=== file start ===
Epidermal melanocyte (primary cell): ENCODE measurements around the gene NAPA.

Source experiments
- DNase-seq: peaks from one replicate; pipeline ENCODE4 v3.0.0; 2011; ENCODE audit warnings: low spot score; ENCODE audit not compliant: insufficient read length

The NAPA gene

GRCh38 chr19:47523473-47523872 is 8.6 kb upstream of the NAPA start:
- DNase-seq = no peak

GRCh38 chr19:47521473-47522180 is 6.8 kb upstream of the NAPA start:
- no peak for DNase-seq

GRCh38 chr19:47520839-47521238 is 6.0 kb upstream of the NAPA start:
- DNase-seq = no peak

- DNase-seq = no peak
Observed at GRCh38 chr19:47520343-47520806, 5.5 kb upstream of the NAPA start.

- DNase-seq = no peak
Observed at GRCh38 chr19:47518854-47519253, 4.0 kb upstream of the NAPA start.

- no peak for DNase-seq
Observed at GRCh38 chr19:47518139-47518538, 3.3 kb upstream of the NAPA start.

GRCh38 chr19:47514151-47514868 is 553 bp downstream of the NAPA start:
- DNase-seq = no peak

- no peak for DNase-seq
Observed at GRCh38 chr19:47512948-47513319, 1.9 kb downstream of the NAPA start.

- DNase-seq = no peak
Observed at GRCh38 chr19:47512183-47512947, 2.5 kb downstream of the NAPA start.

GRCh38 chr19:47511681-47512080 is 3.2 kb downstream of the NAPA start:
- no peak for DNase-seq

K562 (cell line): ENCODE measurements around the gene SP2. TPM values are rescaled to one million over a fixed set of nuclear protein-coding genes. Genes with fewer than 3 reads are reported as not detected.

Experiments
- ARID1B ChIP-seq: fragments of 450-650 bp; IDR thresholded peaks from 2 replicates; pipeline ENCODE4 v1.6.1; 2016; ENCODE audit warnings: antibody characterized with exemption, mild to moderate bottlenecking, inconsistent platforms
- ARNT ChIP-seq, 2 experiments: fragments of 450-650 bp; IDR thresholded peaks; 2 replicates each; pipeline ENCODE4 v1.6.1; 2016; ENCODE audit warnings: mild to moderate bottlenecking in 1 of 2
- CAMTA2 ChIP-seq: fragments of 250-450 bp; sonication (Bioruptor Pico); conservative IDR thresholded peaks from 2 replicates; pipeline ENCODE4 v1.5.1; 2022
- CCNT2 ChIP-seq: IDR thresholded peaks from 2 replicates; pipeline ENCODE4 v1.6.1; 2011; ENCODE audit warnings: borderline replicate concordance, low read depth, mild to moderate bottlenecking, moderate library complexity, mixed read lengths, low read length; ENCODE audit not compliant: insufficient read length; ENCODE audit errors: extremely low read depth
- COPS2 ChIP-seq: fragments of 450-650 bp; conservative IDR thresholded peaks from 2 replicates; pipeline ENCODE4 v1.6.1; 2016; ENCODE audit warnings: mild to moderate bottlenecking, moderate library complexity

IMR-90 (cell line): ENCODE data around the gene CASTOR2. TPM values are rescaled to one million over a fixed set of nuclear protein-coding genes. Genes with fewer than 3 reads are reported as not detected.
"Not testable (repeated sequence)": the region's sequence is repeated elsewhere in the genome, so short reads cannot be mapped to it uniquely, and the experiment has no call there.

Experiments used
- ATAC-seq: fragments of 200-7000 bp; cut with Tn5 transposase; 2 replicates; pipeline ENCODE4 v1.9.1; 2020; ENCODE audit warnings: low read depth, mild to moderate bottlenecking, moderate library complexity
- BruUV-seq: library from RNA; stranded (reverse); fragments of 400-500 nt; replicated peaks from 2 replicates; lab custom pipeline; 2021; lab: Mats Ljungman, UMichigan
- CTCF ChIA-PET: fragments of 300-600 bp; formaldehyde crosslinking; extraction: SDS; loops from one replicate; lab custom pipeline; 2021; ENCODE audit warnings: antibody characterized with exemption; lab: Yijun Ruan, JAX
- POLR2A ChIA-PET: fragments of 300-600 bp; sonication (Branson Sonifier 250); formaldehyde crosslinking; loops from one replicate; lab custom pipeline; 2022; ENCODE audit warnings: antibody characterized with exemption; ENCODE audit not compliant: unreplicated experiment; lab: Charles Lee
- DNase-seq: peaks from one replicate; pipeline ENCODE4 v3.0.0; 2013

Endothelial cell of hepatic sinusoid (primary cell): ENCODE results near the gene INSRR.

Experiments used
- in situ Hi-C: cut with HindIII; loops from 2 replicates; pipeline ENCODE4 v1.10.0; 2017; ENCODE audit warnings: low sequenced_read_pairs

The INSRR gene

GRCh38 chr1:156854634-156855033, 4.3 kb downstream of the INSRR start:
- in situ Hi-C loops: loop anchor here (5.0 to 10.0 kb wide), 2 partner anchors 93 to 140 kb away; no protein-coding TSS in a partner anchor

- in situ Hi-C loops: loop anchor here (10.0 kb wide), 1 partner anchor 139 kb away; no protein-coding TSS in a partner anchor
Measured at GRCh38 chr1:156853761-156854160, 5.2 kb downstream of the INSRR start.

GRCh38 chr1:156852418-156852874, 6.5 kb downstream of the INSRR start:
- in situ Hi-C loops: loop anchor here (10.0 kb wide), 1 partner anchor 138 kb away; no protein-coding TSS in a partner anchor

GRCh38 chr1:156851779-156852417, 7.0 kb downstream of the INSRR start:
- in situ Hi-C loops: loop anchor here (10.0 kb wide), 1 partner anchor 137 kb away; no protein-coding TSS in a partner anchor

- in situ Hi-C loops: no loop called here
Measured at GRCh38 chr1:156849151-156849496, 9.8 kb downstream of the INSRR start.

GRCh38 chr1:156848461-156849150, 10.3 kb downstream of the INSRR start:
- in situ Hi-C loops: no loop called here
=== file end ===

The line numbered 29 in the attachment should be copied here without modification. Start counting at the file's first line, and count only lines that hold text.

- CAMTA2 ChIP-seq: fragments of 250-450 bp; sonication (Bioruptor Pico); conservative IDR thresholded peaks from 2 replicates; pipeline ENCODE4 v1.5.1; 2022